Asking to Understand
Assessing Needs to Understand Social Conditions
Sabri, B., Nnawulezi, N., Nije-Carr, V.S., Messing, J., Ward-LAsher, A., Alvarez, C., & Campbell, J.C. (2018). Multilevel risk and protective factors for intimate partner violence among immigrant and refugee women: Perceived needs for safety planning. Race and social problems, 10(4), 348-365.
Finding Out What Works
Identifying Empowering Conditions in Organizations and Across Systems
Nnawulezi, N., & Dones, M. (2021). Housing strategies for addressing domestic violence and abuse. In J. Devaney, C. Bradbury-Jones, S. Holt, C. Øverlien, R. Macy (Eds.), The Routledge Handbook of Domestic Violence and ABuse. Routledge.
Nnawulezi, N., Godsay, S., Sullivan, C.M., Marcus, S., & Hacskaylo, M. (2018). The influence of low-barrier and voluntary service policies on survivor empowerment in a domestic violence organization. American Journal of Orthopsychiatry, 88(6), 670-680.
Naming the Barriers
Understanding Impediments to Gaining Power
Lippy, C., Jumarali, S., Nnawulezi, N., & Burk, C. (2020). The Impact of mandatory reporting policies on survivors of intimate partner violence. Intersectionality, help-seeking and the need for change. Journal of Family Violence, 35(3), 225-267.
Nnawulezi, N., Godsay, S., & Bryant, L. (2020). Microaggressions in human service settings. In L. Nenuto, M. Duckworth, A. Masuda, &W. O'Donohue (Eds.), Prejudice, Stigma, Privilege and Oppression: A Behavioral Health Handbook. New York, NY: Springer Nature
Gregory, K., Nnawulezi, N., & Sullivan, C.M (2017). Understanding how domestic violence shelter rules may influence survivor empowerment. Journal of Interpersonal Violence. Advanced online publication.
Alternative Community-Based Responses for Survivors
Offering Future Directions in Advocacy
Transformative Research Methods
Utilizing innovative research methods to create safe, healthy, and thriving communities
What it Means
Nnawulezi, N., Lippy, C., Serrata, J., & Rodriguez, R. (2018). Doing equitable work in inequitable conditions: A special issue on transformative research methods in the genre-based violence field. Journal of Family Violence, 33(8), 507-513.
Reed, S., Miller, R., Nnawulezi, N., & Valenti, M. (2012). Erecting closets and outing ourselves: Uncomfortable reflexivity and the messiness of community-based research. Journal of Community Psychology, 40(1), 11-26.
How to Do it
Nnawulezi, N., & Sullivan, C.M., Marcus, S., Young, L., & Hacskaylo, M. (2019). Negotiating participatory research processes with domestic violence program staff to obtain ecologically valid data. Journal of Interpersonal Violence, 34(23-24), 4817-4387.
Goodman, L., Thomas, K., Nnawulezi, N., Lippy, C., Serrata, J., Ghanbarpour, S., ...Bair-Merritt, M. (2018). Bringing community based participatory research to domestic violence scholarship: An online toolkit. Journal of Family Violence, 33(2), 103-107.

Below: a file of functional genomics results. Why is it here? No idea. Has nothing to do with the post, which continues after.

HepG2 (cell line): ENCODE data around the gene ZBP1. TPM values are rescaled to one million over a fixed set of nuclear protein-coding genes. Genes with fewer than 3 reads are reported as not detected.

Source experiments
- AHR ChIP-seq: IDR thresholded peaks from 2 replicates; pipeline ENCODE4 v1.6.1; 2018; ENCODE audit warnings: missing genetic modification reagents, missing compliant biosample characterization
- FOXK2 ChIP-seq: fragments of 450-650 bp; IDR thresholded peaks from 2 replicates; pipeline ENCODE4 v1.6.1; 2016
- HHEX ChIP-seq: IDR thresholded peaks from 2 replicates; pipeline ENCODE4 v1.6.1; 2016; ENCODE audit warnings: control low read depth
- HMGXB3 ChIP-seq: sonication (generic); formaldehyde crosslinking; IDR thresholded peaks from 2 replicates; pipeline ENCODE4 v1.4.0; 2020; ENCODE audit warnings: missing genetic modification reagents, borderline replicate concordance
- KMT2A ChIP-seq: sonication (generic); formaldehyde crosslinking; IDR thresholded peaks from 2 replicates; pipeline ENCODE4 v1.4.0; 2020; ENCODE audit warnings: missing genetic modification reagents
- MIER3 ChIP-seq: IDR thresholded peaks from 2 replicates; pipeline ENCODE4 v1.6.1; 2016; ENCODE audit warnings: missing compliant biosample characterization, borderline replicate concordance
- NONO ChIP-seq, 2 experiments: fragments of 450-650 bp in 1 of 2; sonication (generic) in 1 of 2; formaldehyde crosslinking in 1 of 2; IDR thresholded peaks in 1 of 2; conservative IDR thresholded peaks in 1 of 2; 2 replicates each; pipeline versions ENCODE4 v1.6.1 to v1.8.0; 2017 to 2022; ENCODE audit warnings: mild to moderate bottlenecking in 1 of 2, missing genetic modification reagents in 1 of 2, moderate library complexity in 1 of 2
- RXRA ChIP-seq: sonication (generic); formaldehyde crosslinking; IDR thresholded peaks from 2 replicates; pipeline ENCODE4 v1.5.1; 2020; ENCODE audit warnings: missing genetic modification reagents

Goodman, L.A., Thomas, K.A., Serrata, J.V., Lippy, C., Nnawulezi, N., Ghanbarpour, S...Bair-Merritt, M.H. (2017). Power Through Partnerships: A CBPR Toolkit for Domestic Violence Researchers. Harrisburg, PA: National Resource Center on Domestic Violence.
Adams, A.E., Nnawulezi, N., & Vandenberg, L. (2015). "Expectations to Change" (E2C): A participatory method for facilitating stakeholder engagement with evaluation findings. American Journal of Evaluation, 36(2), 243-255.
Nnawulezi, N., Rivera, E., & Gregory. K. (2012). Bridging facilitation and community psychology: Promoting meaningful community collaboration through facilitation. The Community Psychologist, 45(3), 30-31. (peer-reviewed article in society newsletter)
Kubiak, S., Sullivan, C.M., Fries, L., Nnawulezi, N., & Feddock, G. (2011). Best Practice Toolkit for Working with Domestic Violence Survivors with Criminal Histories. Okemos, MI: Michigan Coalition Against Domestic and Sexual Violence.
RELA: Research for Empowering and Liberatory Action
RELA is a community-based research group guided by principles of empowerment, transformative justice, and liberation. Their research focuses on developing evidence that will contribute to interpersonal, community, and systems-level change with an intentional aim to eradicate intimate partner and structural violence in all of its forms. They do this by implementing survivor-centered, trauma-informed approaches to:
1) partner with survivors to take action;
2) increase survivors' access to resources;
3) improve survivors' housing conditions; and
4) increase interpersonal and community supports within marginalized communities.
The RELA Team
Nkiru Nnawulezi, PhD
Dr. Nnawulezi (she/her) is deeply committed to improving the social and material conditions for survivors of gender-based violence who experience structural marginalization and stigmatization, specifically survivors of color, survivors living with HIV, queer and trans* survivors, low-income survivors, survivors who are unhoused, survivors with addictions, and survivors with severe mental health conditions.